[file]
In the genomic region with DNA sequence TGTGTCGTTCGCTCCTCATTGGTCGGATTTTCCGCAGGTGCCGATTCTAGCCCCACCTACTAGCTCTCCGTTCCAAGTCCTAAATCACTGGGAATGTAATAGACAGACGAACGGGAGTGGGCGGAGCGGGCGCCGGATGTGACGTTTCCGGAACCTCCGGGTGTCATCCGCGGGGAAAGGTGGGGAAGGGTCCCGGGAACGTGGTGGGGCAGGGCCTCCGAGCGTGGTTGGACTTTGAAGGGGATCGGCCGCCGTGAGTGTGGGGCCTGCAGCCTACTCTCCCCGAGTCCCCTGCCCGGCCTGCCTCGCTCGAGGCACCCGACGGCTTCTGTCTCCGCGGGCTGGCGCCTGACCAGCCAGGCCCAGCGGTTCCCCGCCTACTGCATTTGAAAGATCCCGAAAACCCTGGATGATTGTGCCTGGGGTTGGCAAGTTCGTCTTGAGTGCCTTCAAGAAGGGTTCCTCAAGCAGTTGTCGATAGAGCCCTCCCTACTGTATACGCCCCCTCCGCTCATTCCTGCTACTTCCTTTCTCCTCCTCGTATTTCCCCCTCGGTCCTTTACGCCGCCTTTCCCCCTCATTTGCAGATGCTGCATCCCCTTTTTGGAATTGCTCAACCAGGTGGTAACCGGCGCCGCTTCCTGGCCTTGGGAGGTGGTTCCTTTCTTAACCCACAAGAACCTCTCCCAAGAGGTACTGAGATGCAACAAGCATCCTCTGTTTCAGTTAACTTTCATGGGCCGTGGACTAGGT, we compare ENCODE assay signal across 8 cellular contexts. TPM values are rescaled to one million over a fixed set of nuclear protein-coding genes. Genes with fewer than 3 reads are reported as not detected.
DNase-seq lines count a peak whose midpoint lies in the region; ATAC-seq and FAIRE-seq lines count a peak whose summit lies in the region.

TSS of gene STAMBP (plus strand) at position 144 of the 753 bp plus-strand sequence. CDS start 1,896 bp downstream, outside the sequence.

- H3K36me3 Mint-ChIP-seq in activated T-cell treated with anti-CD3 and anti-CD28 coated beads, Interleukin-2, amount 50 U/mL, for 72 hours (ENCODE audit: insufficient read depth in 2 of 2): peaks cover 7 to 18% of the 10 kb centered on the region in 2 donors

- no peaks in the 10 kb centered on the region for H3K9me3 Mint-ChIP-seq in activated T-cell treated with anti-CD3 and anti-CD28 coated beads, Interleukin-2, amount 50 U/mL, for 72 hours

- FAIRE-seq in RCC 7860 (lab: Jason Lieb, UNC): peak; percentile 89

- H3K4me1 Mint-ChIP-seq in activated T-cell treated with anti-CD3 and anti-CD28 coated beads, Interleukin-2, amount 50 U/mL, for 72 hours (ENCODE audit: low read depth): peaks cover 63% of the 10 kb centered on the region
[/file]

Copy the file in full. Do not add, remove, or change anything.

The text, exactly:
In the genomic region with DNA sequence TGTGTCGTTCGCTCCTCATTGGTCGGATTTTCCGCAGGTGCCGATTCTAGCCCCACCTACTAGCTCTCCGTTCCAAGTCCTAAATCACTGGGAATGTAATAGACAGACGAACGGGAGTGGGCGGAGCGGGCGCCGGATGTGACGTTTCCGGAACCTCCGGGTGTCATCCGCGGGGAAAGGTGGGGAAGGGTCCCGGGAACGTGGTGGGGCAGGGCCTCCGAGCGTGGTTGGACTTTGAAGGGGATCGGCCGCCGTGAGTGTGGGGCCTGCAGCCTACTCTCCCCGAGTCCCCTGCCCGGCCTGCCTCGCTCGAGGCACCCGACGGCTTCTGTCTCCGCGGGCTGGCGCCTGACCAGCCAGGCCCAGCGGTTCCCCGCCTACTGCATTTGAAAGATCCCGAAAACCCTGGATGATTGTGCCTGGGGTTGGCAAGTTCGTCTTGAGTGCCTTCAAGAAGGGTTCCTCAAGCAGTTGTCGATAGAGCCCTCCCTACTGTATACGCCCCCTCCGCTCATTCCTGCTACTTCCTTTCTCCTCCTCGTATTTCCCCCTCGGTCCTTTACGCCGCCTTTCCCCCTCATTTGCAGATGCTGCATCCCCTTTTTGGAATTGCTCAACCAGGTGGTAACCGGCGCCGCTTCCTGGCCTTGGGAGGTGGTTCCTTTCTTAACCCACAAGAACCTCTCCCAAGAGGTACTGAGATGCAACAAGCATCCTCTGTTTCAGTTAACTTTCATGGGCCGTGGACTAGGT, we compare ENCODE assay signal across 8 cellular contexts. TPM values are rescaled to one million over a fixed set of nuclear protein-coding genes. Genes with fewer than 3 reads are reported as not detected.
DNase-seq lines count a peak whose midpoint lies in the region; ATAC-seq and FAIRE-seq lines count a peak whose summit lies in the region.

TSS of gene STAMBP (plus strand) at position 144 of the 753 bp plus-strand sequence. CDS start 1,896 bp downstream, outside the sequence.

- H3K36me3 Mint-ChIP-seq in activated T-cell treated with anti-CD3 and anti-CD28 coated beads, Interleukin-2, amount 50 U/mL, for 72 hours (ENCODE audit: insufficient read depth in 2 of 2): peaks cover 7 to 18% of the 10 kb centered on the region in 2 donors

- no peaks in the 10 kb centered on the region for H3K9me3 Mint-ChIP-seq in activated T-cell treated with anti-CD3 and anti-CD28 coated beads, Interleukin-2, amount 50 U/mL, for 72 hours

- FAIRE-seq in RCC 7860 (lab: Jason Lieb, UNC): peak; percentile 89

- H3K4me1 Mint-ChIP-seq in activated T-cell treated with anti-CD3 and anti-CD28 coated beads, Interleukin-2, amount 50 U/mL, for 72 hours (ENCODE audit: low read depth): peaks cover 63% of the 10 kb centered on the region